BY STEVE LACKMEYER| NewsOK.com
Health inspectors and food truck operators cheerily went about their business Friday night against the backdrop of fiddle music as the H&8th outdoor food market was successfully relaunched in MidTown.
The festival gathering, hosted by Elemental Coffee at NW 8 and Hudson, was a far cry from the first attempt in August that was raided by 27 state and city agents and inspectors.
Crowds arrived early and within the first hour after opening at 8 p.m., more than 200 people were lined up at the string of food trucks lining Hudson Avenue. Twice as many food trucks were participating Friday compared to the first market, and the second time around included live music performed by Kyle Dillingham and Horseshoe Road.
“All of them are excellent, well-built units,” Pilehvar said. “I’ve been with the department for eight years, and before that I ran a doughnut shop in Midwest City. I know how difficult it is for these guys to make a living. There has to be a healthy respect for what each side is doing.”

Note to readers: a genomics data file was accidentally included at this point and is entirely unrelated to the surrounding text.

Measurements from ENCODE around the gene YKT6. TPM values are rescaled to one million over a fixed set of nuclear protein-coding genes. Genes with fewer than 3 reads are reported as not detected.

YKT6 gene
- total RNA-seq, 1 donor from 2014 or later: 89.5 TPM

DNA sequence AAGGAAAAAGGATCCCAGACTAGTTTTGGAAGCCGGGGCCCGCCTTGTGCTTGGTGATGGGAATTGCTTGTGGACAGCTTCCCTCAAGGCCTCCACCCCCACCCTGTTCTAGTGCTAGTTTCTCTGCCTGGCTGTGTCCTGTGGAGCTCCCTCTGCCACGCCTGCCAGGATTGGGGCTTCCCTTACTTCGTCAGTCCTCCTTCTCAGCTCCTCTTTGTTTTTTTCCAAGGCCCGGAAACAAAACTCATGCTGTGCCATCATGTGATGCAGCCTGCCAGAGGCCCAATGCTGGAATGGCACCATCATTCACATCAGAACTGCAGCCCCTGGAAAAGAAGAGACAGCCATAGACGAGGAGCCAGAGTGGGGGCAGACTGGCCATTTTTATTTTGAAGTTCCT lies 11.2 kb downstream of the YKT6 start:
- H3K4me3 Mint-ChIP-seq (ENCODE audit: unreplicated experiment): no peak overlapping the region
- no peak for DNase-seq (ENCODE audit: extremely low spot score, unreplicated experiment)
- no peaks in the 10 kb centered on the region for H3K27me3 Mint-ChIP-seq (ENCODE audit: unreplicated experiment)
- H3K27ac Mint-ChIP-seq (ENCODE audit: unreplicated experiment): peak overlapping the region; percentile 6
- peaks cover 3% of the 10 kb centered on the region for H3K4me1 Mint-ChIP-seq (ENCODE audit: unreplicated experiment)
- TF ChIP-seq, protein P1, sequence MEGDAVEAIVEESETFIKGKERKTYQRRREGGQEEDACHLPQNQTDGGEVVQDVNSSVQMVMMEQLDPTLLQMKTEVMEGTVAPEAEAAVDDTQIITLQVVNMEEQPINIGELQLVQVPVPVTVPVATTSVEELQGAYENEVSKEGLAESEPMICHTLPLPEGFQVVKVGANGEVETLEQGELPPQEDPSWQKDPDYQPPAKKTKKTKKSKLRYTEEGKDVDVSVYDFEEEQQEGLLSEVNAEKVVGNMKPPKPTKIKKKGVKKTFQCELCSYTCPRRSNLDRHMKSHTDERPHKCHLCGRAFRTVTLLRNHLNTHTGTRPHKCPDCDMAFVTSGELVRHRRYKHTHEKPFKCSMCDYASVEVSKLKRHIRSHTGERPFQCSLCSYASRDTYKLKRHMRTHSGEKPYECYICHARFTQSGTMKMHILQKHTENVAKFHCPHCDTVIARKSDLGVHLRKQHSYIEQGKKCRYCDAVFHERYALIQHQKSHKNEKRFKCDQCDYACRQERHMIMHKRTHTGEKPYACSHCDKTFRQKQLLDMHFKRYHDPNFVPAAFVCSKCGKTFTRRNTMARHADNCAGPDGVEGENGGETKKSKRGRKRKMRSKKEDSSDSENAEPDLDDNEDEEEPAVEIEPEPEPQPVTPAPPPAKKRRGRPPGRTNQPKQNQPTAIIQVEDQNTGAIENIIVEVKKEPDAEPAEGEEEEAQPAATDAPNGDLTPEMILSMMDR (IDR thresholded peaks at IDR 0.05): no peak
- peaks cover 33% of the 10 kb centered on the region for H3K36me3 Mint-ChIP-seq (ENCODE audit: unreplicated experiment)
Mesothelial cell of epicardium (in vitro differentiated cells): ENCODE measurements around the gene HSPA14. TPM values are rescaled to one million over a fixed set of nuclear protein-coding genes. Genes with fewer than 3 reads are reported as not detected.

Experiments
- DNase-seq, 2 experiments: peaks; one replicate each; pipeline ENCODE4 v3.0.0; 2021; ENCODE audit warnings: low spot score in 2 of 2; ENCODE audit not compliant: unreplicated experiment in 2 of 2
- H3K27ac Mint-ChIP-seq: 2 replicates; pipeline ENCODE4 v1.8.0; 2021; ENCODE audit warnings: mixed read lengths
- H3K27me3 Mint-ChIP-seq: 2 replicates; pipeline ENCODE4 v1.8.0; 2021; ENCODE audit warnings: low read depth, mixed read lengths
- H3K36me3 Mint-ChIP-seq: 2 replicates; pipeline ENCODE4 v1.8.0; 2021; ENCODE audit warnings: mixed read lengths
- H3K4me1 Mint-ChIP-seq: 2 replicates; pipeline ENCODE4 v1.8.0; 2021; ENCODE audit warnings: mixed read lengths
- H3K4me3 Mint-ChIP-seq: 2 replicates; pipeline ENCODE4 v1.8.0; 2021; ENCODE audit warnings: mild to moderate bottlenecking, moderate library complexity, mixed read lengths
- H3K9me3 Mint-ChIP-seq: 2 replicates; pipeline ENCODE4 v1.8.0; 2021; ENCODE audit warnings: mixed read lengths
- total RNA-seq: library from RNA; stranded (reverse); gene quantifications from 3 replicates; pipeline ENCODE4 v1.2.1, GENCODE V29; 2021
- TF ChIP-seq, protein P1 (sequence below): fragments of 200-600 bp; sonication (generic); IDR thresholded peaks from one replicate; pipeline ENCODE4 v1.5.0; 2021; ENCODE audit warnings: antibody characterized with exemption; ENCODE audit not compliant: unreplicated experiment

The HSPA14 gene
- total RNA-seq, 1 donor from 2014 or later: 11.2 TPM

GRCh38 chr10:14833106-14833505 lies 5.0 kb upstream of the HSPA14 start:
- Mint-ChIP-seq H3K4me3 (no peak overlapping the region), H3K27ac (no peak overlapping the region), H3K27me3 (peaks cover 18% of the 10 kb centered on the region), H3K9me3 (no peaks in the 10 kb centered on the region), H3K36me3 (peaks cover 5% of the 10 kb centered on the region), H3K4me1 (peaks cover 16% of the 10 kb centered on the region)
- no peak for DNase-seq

When H&8th was first launched in August, Laura Massenat, co-owner of Elemental Coffee, found herself having to disappoint scores of people when the event was shut down under a deluge of citations ranging from improper extension cords to disputed permits.
One of those who’d hoped to enjoy the August festivities, designer Matthew McLarty, said he was dining at nearby Joey’s Pizzeria when news of the shutdown spread through the restaurant via social media on patrons’ phones.
“That next morning I saw all the upheaval on social media, I read about it in the paper, and it was very disconcerting,” McLarty said.
“The inspectors didn’t seem to be interested in helping these people out and making the event a success.”
McLarty said the city/county health department, ABLE Commission and the city need to embrace the emergence of food trucks and markets like H&8th and adapt local laws to prevent a repeat of the August shutdown.
“This is going to happen — get used to it,” McLarty said. “This is important. It starts to create an identity for an area like this. It provides pieces of the puzzle Oklahoma City is looking for. These events are going to spread.”
Massenat, who expressed frustration at the extra expense and effort required to stage the market, was beaming as the festivities got under way.
“I’m glad,” she said. “It was worth it.”